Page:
ASU recruit Durant sentenced, now awaits decision of school to determine future
Tuesday, June 16, 2015
Editor’s note: In a previous version of this story, a source incorrectly stated the delivery of the final decision by the university. That decision will be provided only to Davon Durant. Also, specific dates for the disciplinary process have been replaced in the story below by approximate dates based on publicly available information about the process.
The future at Arizona State for Davon Durant, the school’s five-star football recruit, could receive some clarity by the beginning of July.
A final decision on Durant’s status as a student could come by July 1, following allegations of domestic violence and Monday’s sentencing for misdemeanor disorderly conduct.
The athletic department suspended Durant from the football team after his March arrest and said Monday that it will not make a decision on his potential reinstatement until after the university has completed its investigative process. ASU football’s director of player personnel, Marcus Castro-Walker, was present at the sentencing hearing and left with Durant. He declined a request for comment.
A Maricopa County Superior Court judge sentenced Durant on Monday to two years of supervised probation after Durant pleaded guilty May 28 to a misdemeanor charge of disorderly conduct. All other charges against Durant were dismissed.
Monday’s sentencing also included a requirement that Durant enter a domestic violence program. He cannot have contact with his girlfriend, Kelsi Langley, until he enrolls in the program.
The charges triggered an investigation by the school that resulted in a confidential decision by the university regarding Durant’s status as a student. The school’s decision was appealed in a hearing on May 29 with the University Hearing Board. The hearing board had until June 3 to deliver its recommendation to the university, at which point the university had up to 20 business days to deliver a decision. That means Durant can expect a decision by July 1, unless the university determines more investigation is necessary. The university’s Student Disciplinary Procedures state that sanctions can include suspension, expulsion or the revocation of a degree.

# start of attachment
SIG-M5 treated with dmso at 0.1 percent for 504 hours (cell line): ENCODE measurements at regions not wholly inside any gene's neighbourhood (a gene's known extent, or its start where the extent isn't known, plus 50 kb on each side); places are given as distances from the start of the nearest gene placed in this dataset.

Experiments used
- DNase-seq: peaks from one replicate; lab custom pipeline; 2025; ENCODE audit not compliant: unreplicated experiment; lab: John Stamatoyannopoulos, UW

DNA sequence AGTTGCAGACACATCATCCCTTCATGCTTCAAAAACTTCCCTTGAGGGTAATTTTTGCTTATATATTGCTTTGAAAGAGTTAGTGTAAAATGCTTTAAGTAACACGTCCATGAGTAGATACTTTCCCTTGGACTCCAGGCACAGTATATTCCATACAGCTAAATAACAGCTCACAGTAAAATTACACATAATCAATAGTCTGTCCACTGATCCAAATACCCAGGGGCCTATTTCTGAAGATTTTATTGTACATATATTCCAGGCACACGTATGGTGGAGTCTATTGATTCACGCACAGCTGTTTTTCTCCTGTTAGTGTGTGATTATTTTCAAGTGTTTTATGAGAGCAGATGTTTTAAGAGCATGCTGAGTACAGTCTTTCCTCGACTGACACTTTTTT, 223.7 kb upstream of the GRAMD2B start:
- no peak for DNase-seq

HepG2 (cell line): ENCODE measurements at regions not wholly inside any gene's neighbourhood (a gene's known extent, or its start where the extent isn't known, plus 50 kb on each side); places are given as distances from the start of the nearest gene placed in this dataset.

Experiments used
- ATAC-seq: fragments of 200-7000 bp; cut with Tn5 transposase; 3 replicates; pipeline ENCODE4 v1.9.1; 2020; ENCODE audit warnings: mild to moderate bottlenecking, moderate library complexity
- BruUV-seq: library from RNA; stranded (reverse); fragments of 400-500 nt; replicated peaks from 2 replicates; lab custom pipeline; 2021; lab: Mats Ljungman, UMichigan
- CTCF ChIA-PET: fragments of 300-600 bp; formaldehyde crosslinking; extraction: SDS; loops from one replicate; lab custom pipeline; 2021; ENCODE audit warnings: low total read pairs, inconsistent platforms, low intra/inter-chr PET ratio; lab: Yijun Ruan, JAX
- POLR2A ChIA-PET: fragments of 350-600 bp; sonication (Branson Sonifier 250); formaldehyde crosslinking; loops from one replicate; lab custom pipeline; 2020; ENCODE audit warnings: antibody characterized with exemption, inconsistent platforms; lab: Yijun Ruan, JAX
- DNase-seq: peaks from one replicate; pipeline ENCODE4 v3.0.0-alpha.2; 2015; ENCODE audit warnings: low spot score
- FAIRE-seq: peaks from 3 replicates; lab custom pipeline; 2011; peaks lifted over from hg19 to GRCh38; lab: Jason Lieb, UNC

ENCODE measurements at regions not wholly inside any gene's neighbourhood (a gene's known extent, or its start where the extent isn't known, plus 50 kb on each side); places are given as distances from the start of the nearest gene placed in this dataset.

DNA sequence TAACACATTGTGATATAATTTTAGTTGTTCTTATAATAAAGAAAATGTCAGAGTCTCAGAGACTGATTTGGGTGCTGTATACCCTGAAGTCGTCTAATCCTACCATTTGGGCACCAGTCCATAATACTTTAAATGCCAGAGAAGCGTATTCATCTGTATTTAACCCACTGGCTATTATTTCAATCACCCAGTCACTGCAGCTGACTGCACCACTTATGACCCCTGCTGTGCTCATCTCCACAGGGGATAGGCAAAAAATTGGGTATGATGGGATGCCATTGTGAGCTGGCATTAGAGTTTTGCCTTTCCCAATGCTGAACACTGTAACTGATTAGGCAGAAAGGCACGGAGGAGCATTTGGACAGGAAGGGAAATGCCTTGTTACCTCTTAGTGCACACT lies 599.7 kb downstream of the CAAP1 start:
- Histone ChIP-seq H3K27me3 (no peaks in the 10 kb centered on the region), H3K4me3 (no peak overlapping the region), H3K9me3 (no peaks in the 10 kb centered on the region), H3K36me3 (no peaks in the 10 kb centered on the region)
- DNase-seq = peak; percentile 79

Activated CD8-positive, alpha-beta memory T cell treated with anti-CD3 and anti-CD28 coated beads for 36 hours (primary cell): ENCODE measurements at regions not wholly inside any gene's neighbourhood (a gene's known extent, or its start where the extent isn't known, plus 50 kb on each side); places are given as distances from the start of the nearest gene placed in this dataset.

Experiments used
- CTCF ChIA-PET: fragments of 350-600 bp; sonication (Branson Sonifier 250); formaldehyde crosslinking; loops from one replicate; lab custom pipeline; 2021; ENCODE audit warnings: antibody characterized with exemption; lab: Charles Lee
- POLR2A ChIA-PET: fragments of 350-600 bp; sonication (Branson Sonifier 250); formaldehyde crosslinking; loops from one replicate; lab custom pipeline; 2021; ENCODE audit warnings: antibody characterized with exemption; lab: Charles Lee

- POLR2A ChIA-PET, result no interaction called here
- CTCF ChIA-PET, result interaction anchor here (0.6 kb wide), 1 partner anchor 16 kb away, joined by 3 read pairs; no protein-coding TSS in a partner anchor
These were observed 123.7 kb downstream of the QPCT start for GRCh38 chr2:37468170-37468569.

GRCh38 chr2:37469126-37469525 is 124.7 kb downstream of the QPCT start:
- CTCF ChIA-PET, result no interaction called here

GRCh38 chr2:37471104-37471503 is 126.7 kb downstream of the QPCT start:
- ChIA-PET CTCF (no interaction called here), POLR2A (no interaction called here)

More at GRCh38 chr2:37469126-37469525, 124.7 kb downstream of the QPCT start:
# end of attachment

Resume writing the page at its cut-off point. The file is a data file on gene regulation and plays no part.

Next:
When the final decision is reached, it will be delivered to Durant.
Durant’s attorney, Benjamin Taylor, says Durant is currently enrolled at the university and taking classes.
Durant, a junior transfer from Butler Community College in Kansas, was originally charged with aggravated assault, a felony, and disorderly conduct following an incident on March 7 in which he was alleged to have assaulted and strangled Langley.
Langley, who did not respond to requests this week for comment, spoke at the Monday’s court hearing, declaring that she wants to put the incident behind her.
“I’ve already been through a lot,” Langley said, “and the court’s put us through a lot, and I’m ready to put it all behind us and move forward.”
In comments to Cronkite News on March 16, the day Durant’s suspension from the football team was announced, Langley said the allegations she had made were false.
“When the police showed up, I told them what I told them out of spite,” Langley told Cronkite News in the March phone interview. “I knew that telling my original story would get him in trouble. Really just everything I said was out of anger.”
She said though she had initially told police that Durant had hit and strangled her, she’d returned to the Tempe Police Department two days later and recanted her entire statement.
“He never touched me,” Langley said then. “What he’s being tried for and accused of, it’s a misunderstanding based off of my false statements.”
Durant did not speak in court on Monday. Both Langley and Taylor said in court that she and Durant want to continue their relationship.
“He’s never been more remorseful about this,” Taylor, Durant’s attorney, said in court. “He has learned a tremendous amount.”
Taylor declined to speak to the media, instead reading from a prepared statement issued after the hearing.
“Life teaches us all many lessons,” Taylor said. “This is one for Davon, as he seeks to become the best possible person, which means a good boyfriend now, and one day the best husband, father and leader possible.”